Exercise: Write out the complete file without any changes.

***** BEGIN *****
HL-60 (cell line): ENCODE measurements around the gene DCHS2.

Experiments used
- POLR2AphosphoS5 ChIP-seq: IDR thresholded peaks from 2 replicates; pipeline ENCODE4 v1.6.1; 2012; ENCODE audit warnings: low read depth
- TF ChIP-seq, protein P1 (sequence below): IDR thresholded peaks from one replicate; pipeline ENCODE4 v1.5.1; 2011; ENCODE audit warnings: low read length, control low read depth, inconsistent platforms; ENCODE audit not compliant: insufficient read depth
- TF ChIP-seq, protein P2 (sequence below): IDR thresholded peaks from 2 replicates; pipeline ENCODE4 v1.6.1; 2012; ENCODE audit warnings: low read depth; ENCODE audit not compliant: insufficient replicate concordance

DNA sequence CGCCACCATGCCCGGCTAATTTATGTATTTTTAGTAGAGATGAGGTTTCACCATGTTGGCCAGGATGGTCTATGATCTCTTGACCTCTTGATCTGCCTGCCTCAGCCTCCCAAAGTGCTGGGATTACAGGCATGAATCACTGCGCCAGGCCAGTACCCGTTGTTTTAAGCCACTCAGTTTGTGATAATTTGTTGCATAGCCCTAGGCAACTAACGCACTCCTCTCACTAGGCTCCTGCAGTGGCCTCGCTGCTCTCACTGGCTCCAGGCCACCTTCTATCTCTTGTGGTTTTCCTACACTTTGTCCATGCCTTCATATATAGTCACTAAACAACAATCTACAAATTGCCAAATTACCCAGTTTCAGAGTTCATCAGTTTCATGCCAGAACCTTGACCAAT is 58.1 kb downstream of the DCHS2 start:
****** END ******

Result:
HL-60 (cell line): ENCODE measurements around the gene DCHS2.

Experiments used
- POLR2AphosphoS5 ChIP-seq: IDR thresholded peaks from 2 replicates; pipeline ENCODE4 v1.6.1; 2012; ENCODE audit warnings: low read depth
- TF ChIP-seq, protein P1 (sequence below): IDR thresholded peaks from one replicate; pipeline ENCODE4 v1.5.1; 2011; ENCODE audit warnings: low read length, control low read depth, inconsistent platforms; ENCODE audit not compliant: insufficient read depth
- TF ChIP-seq, protein P2 (sequence below): IDR thresholded peaks from 2 replicates; pipeline ENCODE4 v1.6.1; 2012; ENCODE audit warnings: low read depth; ENCODE audit not compliant: insufficient replicate concordance

DNA sequence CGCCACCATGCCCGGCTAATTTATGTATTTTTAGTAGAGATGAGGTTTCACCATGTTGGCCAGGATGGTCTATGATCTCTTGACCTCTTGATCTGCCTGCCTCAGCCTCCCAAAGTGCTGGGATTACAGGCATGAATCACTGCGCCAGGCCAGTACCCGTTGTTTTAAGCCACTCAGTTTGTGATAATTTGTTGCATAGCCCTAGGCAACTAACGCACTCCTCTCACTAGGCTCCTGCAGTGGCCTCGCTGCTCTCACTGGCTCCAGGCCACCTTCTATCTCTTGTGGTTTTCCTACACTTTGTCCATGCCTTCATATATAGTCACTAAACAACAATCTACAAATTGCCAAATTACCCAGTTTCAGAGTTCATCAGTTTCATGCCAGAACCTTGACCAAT is 58.1 kb downstream of the DCHS2 start: